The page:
Farewell to the chief

December 16, 1991

A few years ago there was a popular TV series called "The Lou Grant Show," in which Ed Asner played an old-fashioned managing editor of a big city daily newspaper. The program glamorized the newspaper business -- gathering the news involves mainly the grunt work of dialing the phone and pounding the pavement -- but the character portrayed by Asner was genuine: cranky, impatient, tough-minded, skeptical if not cynical, but ultimately a compassionate and revered father-figure all his staff. We know he was genuine, because that character easily could have been modeled after Jack Lemmon; Lou even looked like Jack.

So there is understandable sadness that John M. Lemmon is writing "30" -- the newspaper shorthand for "end of story" -- to a distinguished career in journalism, the last 12 years of which were spent as managing editor of The Evening Sun. He came to be known in the newsroom as a guy who wanted to get the story first, and right, and beat the competition, whatever it was. His flinty integrity and cool professional judgment have been the anchors that have kept this newspaper vital in a time when evening newspapers were in decline all over the country. Indeed, The Evening Sun is about the last surviving afternoon daily on the East Coast which still has a substantial circulation, and in large measure that survival was due to the leadership provided by Jack Lemmon.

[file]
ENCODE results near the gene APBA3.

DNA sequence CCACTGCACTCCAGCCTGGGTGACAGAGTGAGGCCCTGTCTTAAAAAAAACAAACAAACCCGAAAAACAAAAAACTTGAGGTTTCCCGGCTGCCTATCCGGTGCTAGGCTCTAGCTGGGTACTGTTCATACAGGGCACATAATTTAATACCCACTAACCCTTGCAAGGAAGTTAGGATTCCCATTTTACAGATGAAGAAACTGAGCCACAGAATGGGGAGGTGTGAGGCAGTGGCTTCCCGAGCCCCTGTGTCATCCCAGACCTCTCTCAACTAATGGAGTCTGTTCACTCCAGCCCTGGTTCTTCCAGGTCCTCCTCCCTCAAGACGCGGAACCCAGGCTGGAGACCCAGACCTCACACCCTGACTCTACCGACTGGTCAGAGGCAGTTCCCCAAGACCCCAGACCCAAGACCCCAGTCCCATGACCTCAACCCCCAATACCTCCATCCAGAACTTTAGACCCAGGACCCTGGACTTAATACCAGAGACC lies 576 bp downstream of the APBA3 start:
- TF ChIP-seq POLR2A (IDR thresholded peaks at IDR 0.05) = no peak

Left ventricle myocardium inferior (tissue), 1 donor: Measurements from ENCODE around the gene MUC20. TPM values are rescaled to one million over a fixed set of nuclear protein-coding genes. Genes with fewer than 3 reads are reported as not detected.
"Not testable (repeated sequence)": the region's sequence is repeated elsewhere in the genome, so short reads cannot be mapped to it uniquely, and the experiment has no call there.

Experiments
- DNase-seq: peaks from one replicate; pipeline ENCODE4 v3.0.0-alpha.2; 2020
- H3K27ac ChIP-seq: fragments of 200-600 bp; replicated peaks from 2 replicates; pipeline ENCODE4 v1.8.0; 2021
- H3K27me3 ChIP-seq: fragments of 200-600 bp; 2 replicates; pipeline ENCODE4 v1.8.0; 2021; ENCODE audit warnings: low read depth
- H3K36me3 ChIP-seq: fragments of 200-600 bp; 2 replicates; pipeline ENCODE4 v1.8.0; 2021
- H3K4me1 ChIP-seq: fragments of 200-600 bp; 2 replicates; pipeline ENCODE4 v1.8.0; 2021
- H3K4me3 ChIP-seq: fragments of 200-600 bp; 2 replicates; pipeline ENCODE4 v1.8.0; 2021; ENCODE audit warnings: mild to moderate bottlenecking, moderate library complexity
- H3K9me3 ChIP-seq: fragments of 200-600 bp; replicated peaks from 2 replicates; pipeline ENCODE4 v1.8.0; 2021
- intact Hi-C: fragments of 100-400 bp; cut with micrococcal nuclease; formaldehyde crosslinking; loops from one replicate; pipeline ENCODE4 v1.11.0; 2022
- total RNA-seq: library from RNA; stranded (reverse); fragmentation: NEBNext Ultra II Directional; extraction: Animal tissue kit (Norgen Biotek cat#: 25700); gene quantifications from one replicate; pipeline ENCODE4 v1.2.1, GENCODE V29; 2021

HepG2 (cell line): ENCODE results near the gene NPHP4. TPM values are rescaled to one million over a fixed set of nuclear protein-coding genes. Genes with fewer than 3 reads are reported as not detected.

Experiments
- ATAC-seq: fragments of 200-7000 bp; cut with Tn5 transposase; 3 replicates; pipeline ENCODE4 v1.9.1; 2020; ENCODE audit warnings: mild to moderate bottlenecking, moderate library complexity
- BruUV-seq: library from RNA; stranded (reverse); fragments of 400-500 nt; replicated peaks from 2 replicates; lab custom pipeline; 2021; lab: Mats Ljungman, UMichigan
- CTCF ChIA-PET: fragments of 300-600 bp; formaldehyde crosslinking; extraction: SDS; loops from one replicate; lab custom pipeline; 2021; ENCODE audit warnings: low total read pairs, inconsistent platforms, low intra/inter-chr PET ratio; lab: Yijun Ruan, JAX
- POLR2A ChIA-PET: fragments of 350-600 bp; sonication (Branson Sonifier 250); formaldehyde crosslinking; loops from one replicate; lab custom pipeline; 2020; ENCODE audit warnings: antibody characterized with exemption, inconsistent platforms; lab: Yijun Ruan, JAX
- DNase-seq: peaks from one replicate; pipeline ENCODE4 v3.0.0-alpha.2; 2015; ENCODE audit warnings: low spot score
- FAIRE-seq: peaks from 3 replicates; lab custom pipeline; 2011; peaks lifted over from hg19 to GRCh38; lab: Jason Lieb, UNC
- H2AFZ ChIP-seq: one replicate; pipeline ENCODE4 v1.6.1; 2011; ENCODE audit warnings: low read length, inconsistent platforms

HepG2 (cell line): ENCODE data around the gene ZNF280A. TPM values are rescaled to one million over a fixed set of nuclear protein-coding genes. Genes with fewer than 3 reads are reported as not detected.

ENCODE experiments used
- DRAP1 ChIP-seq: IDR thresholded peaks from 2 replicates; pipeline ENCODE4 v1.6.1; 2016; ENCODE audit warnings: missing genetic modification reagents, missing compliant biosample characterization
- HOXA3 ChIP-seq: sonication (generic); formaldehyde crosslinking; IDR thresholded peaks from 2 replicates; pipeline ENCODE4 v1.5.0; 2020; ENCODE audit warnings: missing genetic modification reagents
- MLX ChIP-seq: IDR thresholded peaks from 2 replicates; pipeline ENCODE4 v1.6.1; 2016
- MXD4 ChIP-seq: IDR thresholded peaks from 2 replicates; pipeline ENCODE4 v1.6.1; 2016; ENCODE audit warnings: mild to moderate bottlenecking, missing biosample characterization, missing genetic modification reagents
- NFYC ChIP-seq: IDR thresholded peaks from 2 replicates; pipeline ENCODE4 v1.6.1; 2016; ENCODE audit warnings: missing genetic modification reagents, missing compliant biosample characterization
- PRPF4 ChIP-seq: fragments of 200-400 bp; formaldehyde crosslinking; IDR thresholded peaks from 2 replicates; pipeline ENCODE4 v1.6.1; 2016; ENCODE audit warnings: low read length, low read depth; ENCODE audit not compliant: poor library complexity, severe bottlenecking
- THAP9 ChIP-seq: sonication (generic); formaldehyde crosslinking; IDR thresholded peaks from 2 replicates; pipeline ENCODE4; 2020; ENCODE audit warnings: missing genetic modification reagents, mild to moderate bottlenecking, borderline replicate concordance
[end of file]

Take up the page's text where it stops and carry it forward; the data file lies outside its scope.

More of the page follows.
His name comes off the masthead at the end of the year; his imprint will remain in the work of the dedicated staff he assembled and directed in a time when the demands on a big city newspaper were very great indeed.

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